Receptor tyrosine kinases are primary targets for small molecule and monoclonal antibody chemotherapies given their key role in intracellular signaling pathways, regulation of cell growth and cell survival. Immunohistochemical (IHC) analysis of receptor levels is an essential component for cancer classification and attempts to predict the treatment regimens, however, IHC has significant limitations in its predictive value due to the fact that the basic science of receptor signaling has moved well beyond using simple protein levels as an indicator. We now appreciate the importance of kinase activation states that are controlled by multiple factors that have been individually confirmed to be highly relevant for their oncogenic potential. Yet our ability to translate this knowledge into analytical readouts tha are robust and clinically useful is lagging far behind our understanding of signaling events. Our goal is to generate protein kinase specific molecular probes, which will enable detection, quantification and detailed analyses of cancer-relevant signaling pathways alongside dynamic, real time analysis of systemic cellular perturbations. To achieve this goal, we will utilize chemical synthesis to generate candidate probes, characterize their performance as reporters by optical spectroscopy, evaluate their pharmacological properties against relevant cancer signaling pathways and validate their performance against current """"""""gold standard"""""""" analytical methods. Successful execution of this research plan will provide a set of probes that provide an optical """"""""fingerprint"""""""" with far more informational content and predictive power while being robust in its application for clinical staging, individualized evaluation of drug response, drug development and cancer pathway dissection.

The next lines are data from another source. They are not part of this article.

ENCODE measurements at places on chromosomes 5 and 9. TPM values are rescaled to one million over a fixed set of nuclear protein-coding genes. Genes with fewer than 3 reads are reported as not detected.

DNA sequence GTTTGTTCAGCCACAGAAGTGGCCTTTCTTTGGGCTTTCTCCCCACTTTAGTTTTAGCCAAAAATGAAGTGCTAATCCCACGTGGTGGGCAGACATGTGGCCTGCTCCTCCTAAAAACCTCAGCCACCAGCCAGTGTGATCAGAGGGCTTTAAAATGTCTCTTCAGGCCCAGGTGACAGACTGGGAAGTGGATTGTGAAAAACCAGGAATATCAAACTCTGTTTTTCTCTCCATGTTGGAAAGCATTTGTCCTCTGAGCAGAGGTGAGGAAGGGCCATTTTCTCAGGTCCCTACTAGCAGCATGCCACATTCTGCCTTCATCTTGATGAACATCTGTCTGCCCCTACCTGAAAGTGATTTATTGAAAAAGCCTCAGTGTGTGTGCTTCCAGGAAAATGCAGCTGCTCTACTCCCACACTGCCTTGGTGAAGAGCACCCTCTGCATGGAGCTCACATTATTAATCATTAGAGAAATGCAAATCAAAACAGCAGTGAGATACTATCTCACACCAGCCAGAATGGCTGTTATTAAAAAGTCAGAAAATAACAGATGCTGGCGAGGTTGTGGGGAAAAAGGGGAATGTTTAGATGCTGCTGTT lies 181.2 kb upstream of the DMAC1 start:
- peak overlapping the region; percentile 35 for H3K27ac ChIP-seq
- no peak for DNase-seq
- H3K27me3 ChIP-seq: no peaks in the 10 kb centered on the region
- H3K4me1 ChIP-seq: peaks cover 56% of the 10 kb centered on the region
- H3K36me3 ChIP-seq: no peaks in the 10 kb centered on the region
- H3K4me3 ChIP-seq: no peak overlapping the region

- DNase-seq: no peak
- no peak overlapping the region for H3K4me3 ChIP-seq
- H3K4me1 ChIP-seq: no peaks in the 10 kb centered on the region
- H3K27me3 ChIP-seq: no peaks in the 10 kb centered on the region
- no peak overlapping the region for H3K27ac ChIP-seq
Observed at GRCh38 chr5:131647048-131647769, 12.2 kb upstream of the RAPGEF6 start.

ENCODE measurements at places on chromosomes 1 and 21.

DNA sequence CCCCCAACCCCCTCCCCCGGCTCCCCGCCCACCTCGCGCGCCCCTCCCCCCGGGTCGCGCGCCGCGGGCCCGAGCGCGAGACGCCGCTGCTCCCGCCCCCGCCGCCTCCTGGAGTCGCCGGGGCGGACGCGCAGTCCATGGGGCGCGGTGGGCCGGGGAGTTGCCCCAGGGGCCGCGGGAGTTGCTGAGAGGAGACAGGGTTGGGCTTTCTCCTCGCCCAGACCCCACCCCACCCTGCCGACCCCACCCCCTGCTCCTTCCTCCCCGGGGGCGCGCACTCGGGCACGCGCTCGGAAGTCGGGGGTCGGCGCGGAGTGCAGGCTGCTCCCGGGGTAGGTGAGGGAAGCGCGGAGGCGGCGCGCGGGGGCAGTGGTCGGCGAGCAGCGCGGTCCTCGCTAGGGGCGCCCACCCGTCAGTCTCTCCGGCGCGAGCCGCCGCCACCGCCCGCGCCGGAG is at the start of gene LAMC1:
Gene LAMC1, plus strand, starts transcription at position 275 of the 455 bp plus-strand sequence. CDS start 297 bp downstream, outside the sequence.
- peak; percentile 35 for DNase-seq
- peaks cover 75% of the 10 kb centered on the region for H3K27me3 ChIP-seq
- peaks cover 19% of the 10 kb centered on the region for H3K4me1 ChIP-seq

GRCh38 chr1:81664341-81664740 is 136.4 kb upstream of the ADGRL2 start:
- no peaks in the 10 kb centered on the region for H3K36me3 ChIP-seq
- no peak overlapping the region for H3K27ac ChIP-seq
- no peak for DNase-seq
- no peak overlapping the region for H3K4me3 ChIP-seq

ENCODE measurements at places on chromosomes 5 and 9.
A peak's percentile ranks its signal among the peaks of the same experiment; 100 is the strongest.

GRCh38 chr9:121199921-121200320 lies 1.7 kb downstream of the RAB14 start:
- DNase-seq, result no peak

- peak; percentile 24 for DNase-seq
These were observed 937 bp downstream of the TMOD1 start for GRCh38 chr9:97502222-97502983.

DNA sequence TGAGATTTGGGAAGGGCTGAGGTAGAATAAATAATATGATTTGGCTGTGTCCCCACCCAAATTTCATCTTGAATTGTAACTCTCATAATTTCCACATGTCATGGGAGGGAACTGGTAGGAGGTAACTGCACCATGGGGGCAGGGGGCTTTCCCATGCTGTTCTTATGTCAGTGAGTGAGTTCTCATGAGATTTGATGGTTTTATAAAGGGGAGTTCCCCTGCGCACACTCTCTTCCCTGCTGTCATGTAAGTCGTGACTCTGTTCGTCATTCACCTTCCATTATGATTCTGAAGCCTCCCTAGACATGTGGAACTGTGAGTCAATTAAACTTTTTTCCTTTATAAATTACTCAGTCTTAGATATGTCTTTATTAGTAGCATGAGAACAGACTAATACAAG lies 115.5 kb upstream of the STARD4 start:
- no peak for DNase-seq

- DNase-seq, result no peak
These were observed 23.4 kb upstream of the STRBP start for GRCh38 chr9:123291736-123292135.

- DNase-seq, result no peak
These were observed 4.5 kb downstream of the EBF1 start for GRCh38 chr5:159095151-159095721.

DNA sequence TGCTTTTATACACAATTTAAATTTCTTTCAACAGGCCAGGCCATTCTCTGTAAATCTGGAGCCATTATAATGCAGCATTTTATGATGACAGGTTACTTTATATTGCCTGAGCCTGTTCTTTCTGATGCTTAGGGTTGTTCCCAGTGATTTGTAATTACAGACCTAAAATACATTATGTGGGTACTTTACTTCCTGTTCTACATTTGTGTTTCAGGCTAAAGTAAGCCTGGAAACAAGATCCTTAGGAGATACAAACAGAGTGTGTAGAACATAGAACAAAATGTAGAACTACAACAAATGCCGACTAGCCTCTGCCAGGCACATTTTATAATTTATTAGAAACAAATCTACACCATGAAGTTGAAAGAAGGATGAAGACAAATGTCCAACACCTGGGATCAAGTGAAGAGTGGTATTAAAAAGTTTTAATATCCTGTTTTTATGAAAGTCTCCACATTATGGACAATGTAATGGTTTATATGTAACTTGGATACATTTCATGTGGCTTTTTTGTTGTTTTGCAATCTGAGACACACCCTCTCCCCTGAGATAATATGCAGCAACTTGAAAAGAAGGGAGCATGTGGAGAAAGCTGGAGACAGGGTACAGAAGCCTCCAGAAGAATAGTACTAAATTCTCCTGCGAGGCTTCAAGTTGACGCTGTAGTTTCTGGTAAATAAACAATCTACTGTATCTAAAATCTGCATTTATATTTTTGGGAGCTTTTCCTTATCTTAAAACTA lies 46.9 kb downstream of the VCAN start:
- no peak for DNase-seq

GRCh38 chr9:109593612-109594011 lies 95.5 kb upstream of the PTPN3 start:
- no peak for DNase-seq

Public Health Relevance

The goal of this research effort is to develop new chemical tools that allow molecular-level investigations of cancer signaling pathways. These molecular probes will 1) enable analysis of drug resistance mechanisms, 2) provide new assays for drug discovery efforts and 3) aid in clinical diagnostics.

National Institute of Health (NIH)
National Cancer Institute (NCI)
Exploratory/Developmental Grants (R21)
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Special Emphasis Panel (ZCA1)
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Sorg, Brian S
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University of Miami Coral Gables
Schools of Arts and Sciences
Coral Gables
United States
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